“The best benefit of all is saving lives,” Harris said.
She pointed out that the Cleveland Clinic Marymount Hospital, which has put into practice P2E standards, has witnessed a 46 percent reduction in hospital-wide patient falls, and 78 percent reduction in hospital acquired pressure injuries, an 85 percent reduction in specimen labeling errors and a 60 percent reduction in catheter associated urinary tract infections during the period covering 2012 to 2016.
On its journey to P2E designation, Ferguson explained the WRNMMC nursing staff has participated in a number of well-being initiatives including hospital-wide resiliency and wellness fairs, as well as fitness challenges for nursing team members.
She added the directorate also is practicing shared decision-making, with nurses sitting on boards for hiring actions in their units, as well as participating on other policy and procedure establishing groups within the medical center. In addition, team members participate in daily nursing huddles and interprofessional meetings.  Members of the team have also produced a comprehensive book to inform staff of educational offerings at WRNMMC the P2E safety team also hosted a two-day event in May focused on pediatric and geriatric safety, and in the realm of leadership, Director of Nursing Services at WRNMMC, Navy Capt. Valerie Morrison, regularly hosts lunches to encourage the sharing of ideas for best practices and recognize the achievements of nursing team members. The directorate also recognizes its members monthly with the DAISY Award for Extraordinary Nurses.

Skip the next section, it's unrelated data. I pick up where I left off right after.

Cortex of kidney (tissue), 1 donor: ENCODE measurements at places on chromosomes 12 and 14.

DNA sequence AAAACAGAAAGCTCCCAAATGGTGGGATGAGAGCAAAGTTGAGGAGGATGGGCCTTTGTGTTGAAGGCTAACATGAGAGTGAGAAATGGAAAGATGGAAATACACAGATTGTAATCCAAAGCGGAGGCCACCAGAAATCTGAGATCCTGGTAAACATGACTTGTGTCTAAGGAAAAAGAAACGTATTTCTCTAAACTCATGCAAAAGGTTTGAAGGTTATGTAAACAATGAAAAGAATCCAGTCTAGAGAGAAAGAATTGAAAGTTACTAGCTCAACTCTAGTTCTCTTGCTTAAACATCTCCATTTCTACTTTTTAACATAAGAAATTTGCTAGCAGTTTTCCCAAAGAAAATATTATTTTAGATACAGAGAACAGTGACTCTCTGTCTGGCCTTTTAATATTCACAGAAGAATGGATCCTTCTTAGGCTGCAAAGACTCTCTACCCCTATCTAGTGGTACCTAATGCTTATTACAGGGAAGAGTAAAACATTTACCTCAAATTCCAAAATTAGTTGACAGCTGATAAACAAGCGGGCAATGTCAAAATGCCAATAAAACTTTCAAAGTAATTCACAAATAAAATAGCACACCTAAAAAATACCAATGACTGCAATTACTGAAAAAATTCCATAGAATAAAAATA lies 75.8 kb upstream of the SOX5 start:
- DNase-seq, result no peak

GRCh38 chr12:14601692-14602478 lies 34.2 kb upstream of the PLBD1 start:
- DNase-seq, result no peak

For more information concerning WRNMMC’s P2E efforts, contact Cmdr. Bridgette Ferguson at 301-400-0566.